- Pheasant hunters in North Dakota will have the opportunity to win gift certificates and other prizes again this fall as part of Windsor Canadian's "After the Hunt" program. Beginning Friday, 300 banded pheasants will be released across North Dakota. Each bird will sport a tag with a phone number for participants age 21 and older to call and enter a sweepstakes drawing in January. Prizes include five gift certificates totaling $1,650 from Scheel's, along with $9,200 in Windsor prizes such as hunting jackets. Windsor also will donate $1,500 to the North Dakota Wildlife Federation.
- Whiting Petroleum Corp. recently contributed $100,000 to Ducks Unlimited for conservation work on the western edge of North Dakota's Prairie Pothole Region, the site of extensive oil and gas exploration. Whiting CEO Jim Volker, an avid duck and upland bird hunter, said Whiting "wants to give back to North Dakota in a way that will improve and protect the state's already wonderful habitat."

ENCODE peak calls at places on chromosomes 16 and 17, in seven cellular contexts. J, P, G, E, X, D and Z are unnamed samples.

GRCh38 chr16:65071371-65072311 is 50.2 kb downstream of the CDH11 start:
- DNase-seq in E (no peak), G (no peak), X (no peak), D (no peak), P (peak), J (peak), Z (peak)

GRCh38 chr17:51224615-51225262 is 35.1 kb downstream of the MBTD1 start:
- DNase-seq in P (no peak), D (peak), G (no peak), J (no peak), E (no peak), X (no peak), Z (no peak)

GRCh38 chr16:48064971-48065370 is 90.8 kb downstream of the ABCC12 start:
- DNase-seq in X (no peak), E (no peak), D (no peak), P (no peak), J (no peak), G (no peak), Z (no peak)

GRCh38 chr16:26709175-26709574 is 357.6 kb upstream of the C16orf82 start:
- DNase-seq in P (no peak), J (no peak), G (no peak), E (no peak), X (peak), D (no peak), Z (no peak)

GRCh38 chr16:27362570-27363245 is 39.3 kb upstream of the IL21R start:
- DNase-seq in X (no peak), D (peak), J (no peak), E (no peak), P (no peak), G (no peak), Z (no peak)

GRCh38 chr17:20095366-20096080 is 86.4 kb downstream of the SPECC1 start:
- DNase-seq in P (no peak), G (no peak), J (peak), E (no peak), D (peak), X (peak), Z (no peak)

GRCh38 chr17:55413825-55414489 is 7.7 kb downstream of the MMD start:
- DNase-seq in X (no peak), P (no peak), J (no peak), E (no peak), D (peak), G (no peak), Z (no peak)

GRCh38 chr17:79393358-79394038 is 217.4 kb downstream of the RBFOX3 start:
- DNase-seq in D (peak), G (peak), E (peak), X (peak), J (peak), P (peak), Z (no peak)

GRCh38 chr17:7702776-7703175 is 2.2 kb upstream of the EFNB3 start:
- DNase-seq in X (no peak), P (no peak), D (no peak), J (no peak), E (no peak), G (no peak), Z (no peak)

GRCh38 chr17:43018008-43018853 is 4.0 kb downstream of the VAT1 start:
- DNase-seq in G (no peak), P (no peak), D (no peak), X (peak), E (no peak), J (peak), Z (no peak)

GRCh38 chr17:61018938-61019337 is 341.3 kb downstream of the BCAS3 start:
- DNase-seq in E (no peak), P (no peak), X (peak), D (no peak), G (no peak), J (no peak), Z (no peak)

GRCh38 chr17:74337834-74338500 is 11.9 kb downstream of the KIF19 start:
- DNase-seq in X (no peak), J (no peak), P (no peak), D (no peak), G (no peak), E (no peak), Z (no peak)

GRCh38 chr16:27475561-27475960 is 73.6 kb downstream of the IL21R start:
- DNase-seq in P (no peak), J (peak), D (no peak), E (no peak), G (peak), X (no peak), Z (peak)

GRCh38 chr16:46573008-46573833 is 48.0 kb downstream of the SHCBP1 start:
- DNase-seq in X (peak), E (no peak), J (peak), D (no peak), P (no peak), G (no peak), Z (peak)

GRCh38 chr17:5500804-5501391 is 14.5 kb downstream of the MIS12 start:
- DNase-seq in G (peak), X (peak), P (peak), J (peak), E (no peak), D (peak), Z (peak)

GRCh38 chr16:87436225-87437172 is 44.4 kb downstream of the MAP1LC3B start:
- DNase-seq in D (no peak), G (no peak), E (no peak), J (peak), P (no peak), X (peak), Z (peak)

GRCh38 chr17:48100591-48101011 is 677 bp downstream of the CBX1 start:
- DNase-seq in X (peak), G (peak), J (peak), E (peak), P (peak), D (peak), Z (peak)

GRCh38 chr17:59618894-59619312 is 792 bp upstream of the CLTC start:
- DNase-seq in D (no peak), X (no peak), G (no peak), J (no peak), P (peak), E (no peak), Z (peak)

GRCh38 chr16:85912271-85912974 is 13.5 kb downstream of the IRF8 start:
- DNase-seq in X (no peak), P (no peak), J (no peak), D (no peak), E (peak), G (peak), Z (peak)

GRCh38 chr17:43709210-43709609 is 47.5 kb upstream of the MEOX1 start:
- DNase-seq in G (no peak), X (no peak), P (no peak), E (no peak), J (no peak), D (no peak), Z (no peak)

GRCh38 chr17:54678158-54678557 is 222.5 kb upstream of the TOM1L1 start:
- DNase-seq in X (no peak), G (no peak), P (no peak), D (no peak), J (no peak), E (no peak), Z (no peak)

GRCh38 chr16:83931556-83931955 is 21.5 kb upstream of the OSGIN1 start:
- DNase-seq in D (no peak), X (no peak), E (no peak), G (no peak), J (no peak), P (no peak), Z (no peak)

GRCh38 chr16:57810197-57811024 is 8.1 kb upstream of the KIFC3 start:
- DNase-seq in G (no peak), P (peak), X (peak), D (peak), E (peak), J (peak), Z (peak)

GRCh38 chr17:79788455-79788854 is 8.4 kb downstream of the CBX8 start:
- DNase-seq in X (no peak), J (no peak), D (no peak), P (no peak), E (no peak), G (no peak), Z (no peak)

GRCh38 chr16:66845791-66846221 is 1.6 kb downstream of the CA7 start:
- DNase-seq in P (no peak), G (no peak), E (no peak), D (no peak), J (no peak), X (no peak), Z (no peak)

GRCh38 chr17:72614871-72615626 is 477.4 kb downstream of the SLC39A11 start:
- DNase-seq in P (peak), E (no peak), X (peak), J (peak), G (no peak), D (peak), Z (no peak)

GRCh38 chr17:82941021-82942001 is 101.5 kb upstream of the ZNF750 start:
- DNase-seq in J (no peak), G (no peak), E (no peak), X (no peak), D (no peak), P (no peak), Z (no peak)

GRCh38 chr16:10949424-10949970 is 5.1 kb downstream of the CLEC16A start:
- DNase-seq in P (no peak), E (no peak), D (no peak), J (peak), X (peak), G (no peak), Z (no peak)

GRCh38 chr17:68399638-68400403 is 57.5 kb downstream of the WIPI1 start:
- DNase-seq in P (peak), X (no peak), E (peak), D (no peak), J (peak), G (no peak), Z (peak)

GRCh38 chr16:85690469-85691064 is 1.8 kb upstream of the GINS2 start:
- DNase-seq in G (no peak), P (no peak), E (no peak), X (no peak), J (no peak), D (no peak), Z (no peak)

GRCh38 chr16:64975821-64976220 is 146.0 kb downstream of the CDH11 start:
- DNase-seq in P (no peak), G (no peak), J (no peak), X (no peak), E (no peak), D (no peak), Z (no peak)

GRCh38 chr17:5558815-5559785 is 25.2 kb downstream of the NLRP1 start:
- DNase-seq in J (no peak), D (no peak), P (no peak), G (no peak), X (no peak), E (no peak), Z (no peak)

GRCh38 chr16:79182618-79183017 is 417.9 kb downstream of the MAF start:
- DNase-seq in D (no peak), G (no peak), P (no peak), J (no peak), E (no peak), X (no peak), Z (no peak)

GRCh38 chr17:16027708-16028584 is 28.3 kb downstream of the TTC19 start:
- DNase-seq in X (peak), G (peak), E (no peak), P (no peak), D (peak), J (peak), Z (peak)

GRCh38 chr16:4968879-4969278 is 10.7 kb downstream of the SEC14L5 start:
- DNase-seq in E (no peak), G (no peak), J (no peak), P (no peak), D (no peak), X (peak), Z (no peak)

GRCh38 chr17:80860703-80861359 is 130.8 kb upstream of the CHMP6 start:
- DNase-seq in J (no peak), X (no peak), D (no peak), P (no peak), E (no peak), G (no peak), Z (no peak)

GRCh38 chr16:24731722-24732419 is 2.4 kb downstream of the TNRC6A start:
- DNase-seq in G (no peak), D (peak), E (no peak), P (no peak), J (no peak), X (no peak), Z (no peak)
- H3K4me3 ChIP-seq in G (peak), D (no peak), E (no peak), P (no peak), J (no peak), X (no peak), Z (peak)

- There's still a chance to buy a fall turkey license in North Dakota. Nearly 350 licenses remain for the following units: Unit 03, Benson and Ramsey counties and a portion of Pierce County; Unit 25, McHenry County and portions of Pierce and Ward counties; Unit 51, Burke County and portions of Renville, Bottineau and Ward counties; and Unit 99, Mercer and Oliver counties. There is a limit of 15 wild turkey licenses per hunter. The fall turkey season opens Saturday and continues through Jan. 8. Turkey licenses are $8 for residents and $80 for nonresidents. Info: gf.nd.gov.
- The North Dakota Game and Fish Department reminds motorists and others that a permit is required before taking possession of a road-killed deer or any part, including the skull with antlers. Permits to possess road-killed deer are free and available from game wardens and local law enforcement offices.